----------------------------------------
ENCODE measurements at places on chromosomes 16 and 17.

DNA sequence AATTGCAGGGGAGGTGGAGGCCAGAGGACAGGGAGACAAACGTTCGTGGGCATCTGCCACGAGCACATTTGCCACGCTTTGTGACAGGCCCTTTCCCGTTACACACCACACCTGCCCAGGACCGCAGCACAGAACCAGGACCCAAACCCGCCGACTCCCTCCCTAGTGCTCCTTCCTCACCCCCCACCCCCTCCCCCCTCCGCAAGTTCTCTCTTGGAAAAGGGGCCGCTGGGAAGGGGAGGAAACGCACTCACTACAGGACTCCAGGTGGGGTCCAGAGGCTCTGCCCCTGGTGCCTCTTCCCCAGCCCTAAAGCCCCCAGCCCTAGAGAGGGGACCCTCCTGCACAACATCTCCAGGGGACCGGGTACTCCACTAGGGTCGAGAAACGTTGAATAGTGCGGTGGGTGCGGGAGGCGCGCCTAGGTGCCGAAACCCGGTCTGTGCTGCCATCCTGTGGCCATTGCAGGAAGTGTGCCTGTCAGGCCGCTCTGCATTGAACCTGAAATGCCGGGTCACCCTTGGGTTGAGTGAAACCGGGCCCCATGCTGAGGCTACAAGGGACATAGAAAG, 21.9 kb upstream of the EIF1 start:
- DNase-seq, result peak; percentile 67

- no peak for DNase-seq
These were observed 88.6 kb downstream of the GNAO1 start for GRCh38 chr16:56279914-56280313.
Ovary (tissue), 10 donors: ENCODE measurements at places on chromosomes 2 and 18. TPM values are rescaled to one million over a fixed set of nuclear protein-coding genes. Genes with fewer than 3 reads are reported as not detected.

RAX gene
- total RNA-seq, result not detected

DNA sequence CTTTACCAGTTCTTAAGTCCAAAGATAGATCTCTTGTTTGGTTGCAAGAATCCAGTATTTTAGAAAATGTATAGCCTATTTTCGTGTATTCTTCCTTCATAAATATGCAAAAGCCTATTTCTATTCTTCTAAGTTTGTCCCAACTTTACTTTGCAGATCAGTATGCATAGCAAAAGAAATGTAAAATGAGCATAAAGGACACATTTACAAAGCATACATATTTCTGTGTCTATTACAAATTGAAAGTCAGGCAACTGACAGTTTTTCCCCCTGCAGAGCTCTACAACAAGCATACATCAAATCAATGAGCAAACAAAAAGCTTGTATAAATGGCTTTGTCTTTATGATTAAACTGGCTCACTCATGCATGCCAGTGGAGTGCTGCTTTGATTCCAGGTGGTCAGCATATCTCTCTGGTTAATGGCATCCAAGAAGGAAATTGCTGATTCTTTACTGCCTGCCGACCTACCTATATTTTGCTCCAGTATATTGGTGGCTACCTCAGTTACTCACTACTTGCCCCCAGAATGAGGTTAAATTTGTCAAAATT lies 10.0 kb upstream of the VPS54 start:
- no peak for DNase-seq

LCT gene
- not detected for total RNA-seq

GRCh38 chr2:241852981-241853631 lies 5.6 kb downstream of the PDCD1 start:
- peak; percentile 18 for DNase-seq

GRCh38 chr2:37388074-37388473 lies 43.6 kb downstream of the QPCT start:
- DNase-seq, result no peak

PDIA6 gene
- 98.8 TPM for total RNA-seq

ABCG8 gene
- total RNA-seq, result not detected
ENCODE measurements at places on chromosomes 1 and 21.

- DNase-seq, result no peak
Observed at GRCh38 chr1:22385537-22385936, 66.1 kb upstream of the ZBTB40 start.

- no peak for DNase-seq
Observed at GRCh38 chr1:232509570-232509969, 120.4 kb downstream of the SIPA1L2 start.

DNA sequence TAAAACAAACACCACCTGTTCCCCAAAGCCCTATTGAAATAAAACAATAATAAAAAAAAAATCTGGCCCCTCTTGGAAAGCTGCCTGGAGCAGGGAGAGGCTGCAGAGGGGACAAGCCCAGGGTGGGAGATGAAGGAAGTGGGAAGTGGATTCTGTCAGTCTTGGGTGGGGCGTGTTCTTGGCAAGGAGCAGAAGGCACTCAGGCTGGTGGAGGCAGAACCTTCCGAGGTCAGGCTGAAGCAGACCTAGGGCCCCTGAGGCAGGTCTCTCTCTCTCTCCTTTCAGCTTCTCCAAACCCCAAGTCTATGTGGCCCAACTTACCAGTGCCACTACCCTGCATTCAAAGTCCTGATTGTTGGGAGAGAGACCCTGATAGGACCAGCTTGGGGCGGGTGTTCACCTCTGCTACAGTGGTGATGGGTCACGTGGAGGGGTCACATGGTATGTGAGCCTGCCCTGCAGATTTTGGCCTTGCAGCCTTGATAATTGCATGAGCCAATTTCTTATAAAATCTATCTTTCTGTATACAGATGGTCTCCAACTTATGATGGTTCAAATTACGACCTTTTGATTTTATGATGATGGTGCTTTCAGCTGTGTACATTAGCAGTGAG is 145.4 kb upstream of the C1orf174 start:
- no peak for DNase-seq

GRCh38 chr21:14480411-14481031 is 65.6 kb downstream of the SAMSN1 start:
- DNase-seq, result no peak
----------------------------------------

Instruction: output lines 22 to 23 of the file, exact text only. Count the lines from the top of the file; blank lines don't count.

- DNase-seq, result no peak
Observed at GRCh38 chr1:22385537-22385936, 66.1 kb upstream of the ZBTB40 start.